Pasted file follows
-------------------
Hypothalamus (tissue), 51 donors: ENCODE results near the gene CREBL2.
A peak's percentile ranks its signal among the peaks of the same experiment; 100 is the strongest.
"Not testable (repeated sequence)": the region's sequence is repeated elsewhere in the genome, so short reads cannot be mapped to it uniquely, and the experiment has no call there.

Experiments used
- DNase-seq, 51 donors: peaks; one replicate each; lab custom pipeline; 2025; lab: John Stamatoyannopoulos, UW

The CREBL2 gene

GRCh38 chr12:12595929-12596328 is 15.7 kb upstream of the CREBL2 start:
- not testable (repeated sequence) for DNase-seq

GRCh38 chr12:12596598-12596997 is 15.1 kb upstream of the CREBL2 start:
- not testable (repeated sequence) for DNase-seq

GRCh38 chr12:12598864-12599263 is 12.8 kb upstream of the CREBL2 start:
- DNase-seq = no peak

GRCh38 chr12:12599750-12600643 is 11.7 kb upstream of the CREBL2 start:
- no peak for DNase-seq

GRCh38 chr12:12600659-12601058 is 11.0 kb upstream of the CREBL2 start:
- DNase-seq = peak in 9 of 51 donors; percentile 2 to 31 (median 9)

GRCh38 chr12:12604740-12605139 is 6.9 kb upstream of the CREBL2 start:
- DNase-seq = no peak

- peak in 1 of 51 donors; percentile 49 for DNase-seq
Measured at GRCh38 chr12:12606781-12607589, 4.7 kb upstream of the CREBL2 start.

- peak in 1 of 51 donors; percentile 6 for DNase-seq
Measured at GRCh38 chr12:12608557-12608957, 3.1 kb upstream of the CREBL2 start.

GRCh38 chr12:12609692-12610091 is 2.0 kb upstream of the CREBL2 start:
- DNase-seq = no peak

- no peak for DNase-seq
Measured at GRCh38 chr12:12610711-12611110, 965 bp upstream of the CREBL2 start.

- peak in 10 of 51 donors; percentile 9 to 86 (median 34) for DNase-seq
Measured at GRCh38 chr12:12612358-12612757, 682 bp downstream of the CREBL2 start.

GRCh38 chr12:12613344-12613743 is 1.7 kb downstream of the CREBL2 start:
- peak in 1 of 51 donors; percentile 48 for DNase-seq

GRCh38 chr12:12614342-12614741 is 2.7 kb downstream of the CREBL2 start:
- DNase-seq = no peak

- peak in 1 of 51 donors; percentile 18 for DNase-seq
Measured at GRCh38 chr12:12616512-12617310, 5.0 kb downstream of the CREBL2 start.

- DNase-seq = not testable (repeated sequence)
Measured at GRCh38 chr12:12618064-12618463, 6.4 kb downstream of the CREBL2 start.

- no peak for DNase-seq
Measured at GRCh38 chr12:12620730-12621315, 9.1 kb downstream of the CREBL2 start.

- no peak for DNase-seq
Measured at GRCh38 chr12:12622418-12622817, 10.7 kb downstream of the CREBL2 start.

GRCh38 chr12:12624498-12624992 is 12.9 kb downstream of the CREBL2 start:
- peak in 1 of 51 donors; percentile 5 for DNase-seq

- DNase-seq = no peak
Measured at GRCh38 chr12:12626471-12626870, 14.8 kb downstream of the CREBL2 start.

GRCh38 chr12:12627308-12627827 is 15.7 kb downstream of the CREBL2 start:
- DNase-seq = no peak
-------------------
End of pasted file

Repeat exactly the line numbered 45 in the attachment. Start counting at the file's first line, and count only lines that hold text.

GRCh38 chr12:12627308-12627827 is 15.7 kb downstream of the CREBL2 start: